Thanks to John for this.
Christopher Alexander of Pattern Language fame has developed a second generation of pattern language that focuses on process rather than outcome.
A generative sequence may be thought of as a second generation pattern language. (From the Pattern Language Website)
Reading around the web sites I am struck by how Alexander has woven computing into his second generation ideas. Could it be that Alexander was influenced by the way computer scientists responded to his pattern language ideas?
Now a sequence is something that looks very very simple and is actually very very difficult. It’s more than a pattern; it’s an algorithm about process. But what is possible is to write sequences so that they are easy. You follow the steps in a sequence like you follow the steps in a cooking recipe. (From A Just So Story)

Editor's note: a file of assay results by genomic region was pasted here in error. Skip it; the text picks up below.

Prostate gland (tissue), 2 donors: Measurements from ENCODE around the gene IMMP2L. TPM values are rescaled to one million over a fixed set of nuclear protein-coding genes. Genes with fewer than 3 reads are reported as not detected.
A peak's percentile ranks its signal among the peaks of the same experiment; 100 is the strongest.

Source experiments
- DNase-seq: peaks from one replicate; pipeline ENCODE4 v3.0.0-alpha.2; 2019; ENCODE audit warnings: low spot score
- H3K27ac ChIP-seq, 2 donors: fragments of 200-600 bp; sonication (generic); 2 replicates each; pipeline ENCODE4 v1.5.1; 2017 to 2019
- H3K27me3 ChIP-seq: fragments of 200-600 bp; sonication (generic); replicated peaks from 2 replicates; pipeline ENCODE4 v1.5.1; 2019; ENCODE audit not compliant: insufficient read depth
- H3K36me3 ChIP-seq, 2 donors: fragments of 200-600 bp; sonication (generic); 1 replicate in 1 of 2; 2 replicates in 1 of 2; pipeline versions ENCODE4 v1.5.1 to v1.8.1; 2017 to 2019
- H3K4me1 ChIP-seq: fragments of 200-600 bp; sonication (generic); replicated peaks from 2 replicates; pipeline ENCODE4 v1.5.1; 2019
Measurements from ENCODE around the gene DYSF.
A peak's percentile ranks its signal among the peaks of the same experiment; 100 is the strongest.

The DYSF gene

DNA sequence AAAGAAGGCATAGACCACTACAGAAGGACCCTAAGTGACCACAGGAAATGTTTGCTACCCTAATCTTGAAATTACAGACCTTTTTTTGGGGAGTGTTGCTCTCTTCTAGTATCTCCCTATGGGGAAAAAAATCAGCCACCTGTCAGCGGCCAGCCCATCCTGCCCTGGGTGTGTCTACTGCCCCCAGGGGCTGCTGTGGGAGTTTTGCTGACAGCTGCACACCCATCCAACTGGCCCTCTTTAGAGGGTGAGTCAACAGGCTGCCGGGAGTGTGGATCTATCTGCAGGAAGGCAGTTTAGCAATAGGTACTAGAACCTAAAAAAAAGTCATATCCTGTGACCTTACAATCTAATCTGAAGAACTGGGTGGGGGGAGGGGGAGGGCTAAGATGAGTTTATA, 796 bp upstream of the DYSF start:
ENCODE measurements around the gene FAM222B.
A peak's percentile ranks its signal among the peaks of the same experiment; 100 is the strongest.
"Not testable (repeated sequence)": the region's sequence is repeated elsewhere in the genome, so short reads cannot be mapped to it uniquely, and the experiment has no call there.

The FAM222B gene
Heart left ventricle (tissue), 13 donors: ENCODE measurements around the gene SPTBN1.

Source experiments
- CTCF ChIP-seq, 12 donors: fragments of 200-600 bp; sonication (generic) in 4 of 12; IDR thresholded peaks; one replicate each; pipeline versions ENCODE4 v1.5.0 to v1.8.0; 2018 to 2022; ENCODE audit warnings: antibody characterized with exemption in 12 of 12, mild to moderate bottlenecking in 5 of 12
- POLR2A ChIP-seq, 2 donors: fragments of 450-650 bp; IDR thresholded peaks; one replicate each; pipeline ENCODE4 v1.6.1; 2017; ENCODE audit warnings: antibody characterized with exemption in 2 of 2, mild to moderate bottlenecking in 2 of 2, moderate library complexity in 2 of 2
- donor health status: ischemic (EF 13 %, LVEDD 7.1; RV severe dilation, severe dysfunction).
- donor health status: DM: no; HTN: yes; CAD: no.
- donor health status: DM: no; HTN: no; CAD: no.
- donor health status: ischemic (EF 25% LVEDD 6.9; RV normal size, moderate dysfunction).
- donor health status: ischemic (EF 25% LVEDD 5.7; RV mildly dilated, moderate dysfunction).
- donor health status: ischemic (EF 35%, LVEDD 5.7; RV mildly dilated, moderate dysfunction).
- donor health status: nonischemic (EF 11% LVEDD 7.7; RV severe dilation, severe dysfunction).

Reading A Just So Story (subtitle “How Patternlanguage.com got its name”) suggests to me that the way the computing community took to his ideas led Alexander to think about processes and code. In his The Origins of Pattern Theory) 1996 address to the OOPSLA he calls the overlap of ideas “a deeper coincidence in what you are doing in software design and what I am doing in architectural design”.
It is also worth noting how Alexander describes generative sequences as recipes (which we have been using to help people understand text analysis):
After all, every recipe is a sequence of steps. Is a generative sequence anything more than a series of steps like a recipe for cake or omlets. (From Uniqueness of Generative Sequences)
Elsewhere he talks about unfolding and recipes synonymously.
I think there is an interesting thread to pursue through the criticism of Alexander’s sometimes naive mysticism while also experimenting with its application to methods in the textual disciplines. Patterns and recipes are evocative and useful, I’m not sure I buy the Heideggarian philosophy the Alexander thinks they are grounded in.